The primary class size cap is the main reason for the clampdown on out-of-area students, particularly in the JK-3 classes. The board has no flexibility when it comes to its primary ratios, as most of its leeway for classes over 20 is used due to facility issues (ie: no room to create a second class or add a portable).
(Angela) Forster said she's disheartened by the board's decision.This story has been coming down the pipe for several years now, since the primary class size initiative reached full implementation two years ago. At the time, the Ministry of Education told boards they could not exceed their board cap-- 90 per cent of JK-3 at 20, with only 10 per cent allowed over 20 but still under 23. If a school received a late registration in the fall, it could bump the student to the next nearest school with space available, or bump an existing student out.
"Kids should not be forced away from what they know," she said. "They're getting kicked out of school not because they did anything wrong, but because someone who never met them made a financial decision."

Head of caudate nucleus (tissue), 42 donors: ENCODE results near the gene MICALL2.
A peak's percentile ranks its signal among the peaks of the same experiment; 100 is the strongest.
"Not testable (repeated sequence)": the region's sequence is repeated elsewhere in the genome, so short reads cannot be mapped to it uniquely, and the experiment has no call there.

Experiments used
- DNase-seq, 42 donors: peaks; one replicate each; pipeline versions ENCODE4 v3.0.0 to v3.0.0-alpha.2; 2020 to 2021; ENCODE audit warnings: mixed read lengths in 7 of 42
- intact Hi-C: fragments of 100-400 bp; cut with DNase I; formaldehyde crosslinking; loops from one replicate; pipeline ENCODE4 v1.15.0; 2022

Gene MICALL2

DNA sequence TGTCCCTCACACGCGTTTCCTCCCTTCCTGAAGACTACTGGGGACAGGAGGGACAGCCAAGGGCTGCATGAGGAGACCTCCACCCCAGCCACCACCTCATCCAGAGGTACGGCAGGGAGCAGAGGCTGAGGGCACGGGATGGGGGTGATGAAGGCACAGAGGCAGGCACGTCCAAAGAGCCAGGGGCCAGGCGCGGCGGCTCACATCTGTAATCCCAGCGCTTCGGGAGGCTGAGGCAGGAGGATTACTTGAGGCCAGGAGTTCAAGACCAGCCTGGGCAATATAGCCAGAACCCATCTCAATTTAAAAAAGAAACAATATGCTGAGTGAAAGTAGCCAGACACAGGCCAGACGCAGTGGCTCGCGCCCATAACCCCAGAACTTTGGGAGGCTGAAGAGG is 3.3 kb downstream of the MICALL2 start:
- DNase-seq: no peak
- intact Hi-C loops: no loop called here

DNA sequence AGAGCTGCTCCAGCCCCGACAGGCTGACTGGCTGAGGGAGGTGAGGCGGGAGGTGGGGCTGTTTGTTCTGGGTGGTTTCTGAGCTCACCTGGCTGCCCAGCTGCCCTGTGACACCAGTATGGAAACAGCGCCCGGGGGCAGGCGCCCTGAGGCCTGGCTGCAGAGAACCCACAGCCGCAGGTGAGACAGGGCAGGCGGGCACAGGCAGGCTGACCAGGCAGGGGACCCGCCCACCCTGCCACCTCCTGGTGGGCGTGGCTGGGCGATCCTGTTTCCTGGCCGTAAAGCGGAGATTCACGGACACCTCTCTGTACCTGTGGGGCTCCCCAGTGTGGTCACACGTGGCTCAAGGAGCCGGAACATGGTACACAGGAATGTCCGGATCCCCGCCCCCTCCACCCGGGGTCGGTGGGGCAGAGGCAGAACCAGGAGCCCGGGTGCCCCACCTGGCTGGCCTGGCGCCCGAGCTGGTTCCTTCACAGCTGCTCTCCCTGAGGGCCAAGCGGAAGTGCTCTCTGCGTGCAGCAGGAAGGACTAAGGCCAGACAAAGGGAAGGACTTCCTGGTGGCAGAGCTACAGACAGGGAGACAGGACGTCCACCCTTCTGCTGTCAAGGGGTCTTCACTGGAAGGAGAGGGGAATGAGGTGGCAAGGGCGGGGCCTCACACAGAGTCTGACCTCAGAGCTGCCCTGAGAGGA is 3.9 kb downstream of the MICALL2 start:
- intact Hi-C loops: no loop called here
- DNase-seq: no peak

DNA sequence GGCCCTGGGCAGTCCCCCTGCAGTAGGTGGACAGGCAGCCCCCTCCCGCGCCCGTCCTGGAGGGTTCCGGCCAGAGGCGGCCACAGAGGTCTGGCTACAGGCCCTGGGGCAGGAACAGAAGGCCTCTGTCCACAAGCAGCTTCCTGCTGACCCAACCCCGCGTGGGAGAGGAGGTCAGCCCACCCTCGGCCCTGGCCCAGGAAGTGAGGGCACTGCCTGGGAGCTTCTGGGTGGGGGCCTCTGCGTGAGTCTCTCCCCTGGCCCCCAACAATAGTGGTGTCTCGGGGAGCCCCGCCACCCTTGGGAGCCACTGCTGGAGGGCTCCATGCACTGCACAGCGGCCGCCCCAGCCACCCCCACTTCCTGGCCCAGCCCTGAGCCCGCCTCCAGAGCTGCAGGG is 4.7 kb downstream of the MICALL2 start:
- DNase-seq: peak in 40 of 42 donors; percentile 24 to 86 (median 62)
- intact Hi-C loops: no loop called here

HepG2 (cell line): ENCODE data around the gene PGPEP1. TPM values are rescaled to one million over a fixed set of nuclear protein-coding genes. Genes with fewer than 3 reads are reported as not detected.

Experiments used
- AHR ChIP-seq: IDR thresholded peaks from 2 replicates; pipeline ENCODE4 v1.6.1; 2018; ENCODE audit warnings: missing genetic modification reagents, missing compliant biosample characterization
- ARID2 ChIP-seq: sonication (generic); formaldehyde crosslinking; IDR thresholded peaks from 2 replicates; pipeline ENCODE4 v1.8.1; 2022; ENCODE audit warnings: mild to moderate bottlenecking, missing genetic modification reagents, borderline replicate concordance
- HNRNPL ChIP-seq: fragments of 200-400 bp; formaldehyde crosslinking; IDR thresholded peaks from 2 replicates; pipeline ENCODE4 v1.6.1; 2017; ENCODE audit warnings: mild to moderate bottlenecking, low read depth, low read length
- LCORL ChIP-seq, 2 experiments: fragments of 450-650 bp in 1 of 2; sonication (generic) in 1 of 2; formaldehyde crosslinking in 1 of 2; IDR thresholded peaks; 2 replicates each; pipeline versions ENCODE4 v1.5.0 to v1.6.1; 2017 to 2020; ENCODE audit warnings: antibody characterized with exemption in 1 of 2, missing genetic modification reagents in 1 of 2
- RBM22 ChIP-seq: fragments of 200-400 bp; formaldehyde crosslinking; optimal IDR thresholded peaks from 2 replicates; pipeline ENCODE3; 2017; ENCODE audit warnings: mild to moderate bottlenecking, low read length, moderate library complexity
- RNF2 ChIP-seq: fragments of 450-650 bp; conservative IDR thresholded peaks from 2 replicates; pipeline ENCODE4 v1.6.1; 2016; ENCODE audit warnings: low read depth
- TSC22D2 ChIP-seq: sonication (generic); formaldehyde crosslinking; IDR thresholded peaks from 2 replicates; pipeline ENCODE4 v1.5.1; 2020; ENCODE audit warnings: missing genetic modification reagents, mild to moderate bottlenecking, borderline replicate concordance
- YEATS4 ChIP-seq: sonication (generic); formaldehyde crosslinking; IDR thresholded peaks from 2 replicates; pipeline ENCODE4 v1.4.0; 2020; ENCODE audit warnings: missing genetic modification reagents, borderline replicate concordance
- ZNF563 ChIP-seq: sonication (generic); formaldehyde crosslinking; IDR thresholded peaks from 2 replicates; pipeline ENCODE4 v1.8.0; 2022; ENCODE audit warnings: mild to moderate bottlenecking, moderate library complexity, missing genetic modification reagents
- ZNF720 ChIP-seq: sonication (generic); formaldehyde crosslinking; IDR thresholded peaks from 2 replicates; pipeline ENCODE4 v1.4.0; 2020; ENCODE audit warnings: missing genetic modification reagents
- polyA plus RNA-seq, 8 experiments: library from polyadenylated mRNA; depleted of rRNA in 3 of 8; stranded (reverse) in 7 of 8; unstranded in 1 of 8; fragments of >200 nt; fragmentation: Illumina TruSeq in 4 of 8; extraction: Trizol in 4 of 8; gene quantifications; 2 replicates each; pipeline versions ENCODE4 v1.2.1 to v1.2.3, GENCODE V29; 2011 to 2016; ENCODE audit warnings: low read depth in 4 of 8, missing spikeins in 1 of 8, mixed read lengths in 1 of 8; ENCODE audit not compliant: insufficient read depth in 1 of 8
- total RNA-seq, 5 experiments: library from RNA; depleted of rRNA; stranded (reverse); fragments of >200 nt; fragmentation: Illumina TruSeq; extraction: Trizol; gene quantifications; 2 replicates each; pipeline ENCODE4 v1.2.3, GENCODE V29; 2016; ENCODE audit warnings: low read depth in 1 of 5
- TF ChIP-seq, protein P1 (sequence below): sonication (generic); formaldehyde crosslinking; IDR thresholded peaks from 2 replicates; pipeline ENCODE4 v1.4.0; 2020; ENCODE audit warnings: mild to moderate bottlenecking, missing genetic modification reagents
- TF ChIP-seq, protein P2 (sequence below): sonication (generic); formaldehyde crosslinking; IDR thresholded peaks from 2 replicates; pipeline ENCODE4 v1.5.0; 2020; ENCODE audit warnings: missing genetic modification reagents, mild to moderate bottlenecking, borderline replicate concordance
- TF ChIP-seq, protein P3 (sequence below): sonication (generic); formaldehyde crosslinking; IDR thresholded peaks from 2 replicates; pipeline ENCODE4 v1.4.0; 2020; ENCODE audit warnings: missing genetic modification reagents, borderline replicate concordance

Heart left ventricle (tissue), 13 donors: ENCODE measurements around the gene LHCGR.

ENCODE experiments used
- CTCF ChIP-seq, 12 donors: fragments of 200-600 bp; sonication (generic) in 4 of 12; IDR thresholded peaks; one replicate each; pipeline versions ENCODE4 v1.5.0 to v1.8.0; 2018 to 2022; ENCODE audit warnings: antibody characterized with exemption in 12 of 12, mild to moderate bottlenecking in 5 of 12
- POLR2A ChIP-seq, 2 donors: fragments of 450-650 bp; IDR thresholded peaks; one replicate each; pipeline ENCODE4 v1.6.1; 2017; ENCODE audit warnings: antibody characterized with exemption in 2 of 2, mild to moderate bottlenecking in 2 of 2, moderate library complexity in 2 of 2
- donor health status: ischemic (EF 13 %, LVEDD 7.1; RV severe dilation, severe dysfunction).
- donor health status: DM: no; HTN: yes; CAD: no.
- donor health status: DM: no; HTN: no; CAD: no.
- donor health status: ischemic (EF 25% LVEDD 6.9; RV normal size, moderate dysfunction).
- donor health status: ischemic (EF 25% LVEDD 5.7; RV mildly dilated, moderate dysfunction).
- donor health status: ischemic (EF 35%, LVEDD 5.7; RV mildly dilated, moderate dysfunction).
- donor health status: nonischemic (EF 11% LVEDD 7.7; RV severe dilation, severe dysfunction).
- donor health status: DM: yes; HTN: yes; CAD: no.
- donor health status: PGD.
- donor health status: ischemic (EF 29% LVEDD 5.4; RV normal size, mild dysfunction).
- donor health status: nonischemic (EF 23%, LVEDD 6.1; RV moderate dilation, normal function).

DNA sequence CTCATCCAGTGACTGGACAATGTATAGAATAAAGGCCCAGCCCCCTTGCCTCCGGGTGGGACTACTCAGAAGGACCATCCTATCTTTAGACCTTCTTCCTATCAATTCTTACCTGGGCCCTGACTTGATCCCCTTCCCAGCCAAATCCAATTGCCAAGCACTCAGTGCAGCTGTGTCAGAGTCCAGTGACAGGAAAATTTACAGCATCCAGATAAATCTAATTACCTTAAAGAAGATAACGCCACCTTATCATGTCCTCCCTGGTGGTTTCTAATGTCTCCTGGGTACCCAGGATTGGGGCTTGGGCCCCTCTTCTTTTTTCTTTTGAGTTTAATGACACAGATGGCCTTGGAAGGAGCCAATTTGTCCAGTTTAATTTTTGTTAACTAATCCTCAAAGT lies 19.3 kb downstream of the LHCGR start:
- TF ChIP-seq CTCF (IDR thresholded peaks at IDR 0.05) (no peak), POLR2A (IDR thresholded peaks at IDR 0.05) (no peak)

So while the parents here are claiming their kids are suffering as a result of full enforcement of an existing board policy, would it be any better to tell a neighbourhood (within attendance boundaries) family their seven-year-old can't attend the school because two spots are being taken by out-of-area students? I would flip a lid if that ever happened to me.
Unfortunately, Forster's child will have to deal with change this fall because she took a chance and, on exemption, registered her child in the school she wanted, not her own neighbourhood school.